Not all of us.(Looking forward to your show Russell) I may only be a voter, but I want to hear policies if I am to believe change is needed. (which I dont).

    here and there. • Since Nov 2007 • 6796 posts Report Reply

  • Paul Rowe,

    John Key: We would love to see wages [gap] drop.
    The way we want to see wages increase is because productivity is greater. So people can afford more.

    Well, everyone's being charitable to Key over "slip of the tongue". Not over something he has denied actually saying. Say the word he missed was "minimum" how would that read in the media I wonder?

    John Key: We would love to see [minimum] wages drop. The way we want to see wages increase is because productivity is greater. So people can afford more.

    To my ears that sounds like a viable sentence, it doesn't even need the word "the" that is clearly missing in In/Out's example or the original quote.

    Lake Roxburgh, Central Ot… • Since Nov 2006 • 574 posts Report Reply

  • Graeme Edgeler,

    Which was roughly the point of Frewen's column. He's always bagging the gallery for ignoring the actual legislative process...

    I've heard or read some of these, but it never quite seemed to stack up with Today in Parliament, which is mostly - sometimes exclusively - about question time.

    Wellington, New Zealand • Since Nov 2006 • 3205 posts Report Reply

  • Paul Williams,

    Really, it has the feel of desperation whereby every word that Key utters is analysed, and where the slightest sniff of any possible error is immediately subject to a deluge of government-linked press releases

    I think linger's comment above is an excellent response to this question from Thomas Johnson. The very few unscripted words Key utters on policy are pretty important I'd've thought. For instance, National are forever carping on about emigration to Australia and, I'm suire, loving every quote and story generated so surely they'd expect some scrutiny of their alternative approach (such as it is)? This is the man that wants to be PM, not minute secretary of the local car club. If what he says doesn't matter, what does; his dental work?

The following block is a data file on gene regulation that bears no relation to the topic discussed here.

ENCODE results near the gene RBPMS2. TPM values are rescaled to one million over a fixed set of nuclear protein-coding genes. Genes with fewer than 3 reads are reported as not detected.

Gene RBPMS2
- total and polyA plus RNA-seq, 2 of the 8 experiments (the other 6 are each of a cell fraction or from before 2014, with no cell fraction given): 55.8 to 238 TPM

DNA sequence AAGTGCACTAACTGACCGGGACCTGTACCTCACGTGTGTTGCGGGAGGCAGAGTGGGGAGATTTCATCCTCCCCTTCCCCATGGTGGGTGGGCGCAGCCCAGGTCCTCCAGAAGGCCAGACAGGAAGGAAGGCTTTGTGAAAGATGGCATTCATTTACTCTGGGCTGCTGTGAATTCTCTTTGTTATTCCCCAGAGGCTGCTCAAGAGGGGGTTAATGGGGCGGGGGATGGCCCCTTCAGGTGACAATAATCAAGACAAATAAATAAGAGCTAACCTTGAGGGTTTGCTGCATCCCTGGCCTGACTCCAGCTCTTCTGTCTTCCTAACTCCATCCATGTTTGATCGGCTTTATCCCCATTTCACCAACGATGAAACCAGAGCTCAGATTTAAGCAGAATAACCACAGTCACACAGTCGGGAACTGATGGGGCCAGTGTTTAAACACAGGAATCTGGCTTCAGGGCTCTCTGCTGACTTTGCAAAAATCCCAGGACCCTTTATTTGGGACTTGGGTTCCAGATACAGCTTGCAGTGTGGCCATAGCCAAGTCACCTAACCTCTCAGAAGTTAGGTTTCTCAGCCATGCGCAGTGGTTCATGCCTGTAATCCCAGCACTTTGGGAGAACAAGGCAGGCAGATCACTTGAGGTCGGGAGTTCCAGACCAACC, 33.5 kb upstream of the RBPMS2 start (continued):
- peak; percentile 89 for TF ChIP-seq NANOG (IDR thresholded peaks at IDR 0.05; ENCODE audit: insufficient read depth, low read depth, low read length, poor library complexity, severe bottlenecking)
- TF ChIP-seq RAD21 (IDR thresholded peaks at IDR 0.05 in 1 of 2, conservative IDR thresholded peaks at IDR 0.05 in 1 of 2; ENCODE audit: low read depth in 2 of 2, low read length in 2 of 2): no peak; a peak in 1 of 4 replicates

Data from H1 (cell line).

Interestingly, if you insert the word "gap" into the oft-quoted statement it may well be less contentious but no more meaningful. How'd he like us to boost our productivity precisely? Boot camps for recalcitrant teenagers?

    Sydney • Since Nov 2006 • 2273 posts Report Reply

  • Snowy,

    the only slip by Key was in letting the public in on what he's actually about.

    of course he told a meeting of employers that he'd love to see wages drop, it has the same net effect as telling employers he's going to lower business taxes - ie. increasing business profits.

    the media's extraordinary charity towards Key in letting this one go, even after he's then tried to blame the newspaper, is very telling. lucky for him the mainstream media are being so charitable though because Key seems incapable of uttering an unscripted and vetted line without making himself look like an arse, or at best an amateur who's way out of his depth.

    Wellington • Since Jan 2008 • 62 posts Report Reply

  • Neil Morrison,

    I gather the person asking Key the questions was not a journalist. A journalist you would think would have done a follow-up question to clarify what Key was saying. The article itself looks poorly written.

    I'm a bit mystified by the line -

    Mr Key would like to see the opposite occur.

    This appears, but that’s not clear, to be referring to NZers being lured to Oz by higher wages. So if the writer believed that Key wants to see the opposite happen then you would think that Key's apparent desire to see wages in NZ drop would have raised an eyebrow.

    It can be very difficult to do transcripts as quite a bit of meaning is contained in tone and body language. You have to rely on the ability of the writer to accurately convey what they thought the person intended to say – which may not necessarily correspond to just the exact wording. In this case I'm not convinced they did this.

    Similarly with the Southland Times piece - was this just a bit of banter?

    And I wouldn't take a Labour Party press release about what Key might or might not have said on KiwiFM as gospel.

    Since Nov 2006 • 932 posts Report Reply

  • Kyle Matthews,

    Why not? It has worked for the opposition for 5 years.

    I think the tactics are pretty different whether you're in opposition or government. When you're the opposition you're sniping at the government so therefore you're sniping at lots of ministries, thousands of public servants etc.

    When you're the government, you're just snipping at other MPs and a political party. And what national does might annoy me, but it doesn't affect me very much until they get in power. What labour does in power does affect me, because they're running my health/education/police force etc etc.

    It's like Labour have forgotten how to be a popular government, so they've decided they're going to be an opposition a couple of years early. Can't see it's going to help them either in the election, or after they lose.

    Since Nov 2006 • 6243 posts Report Reply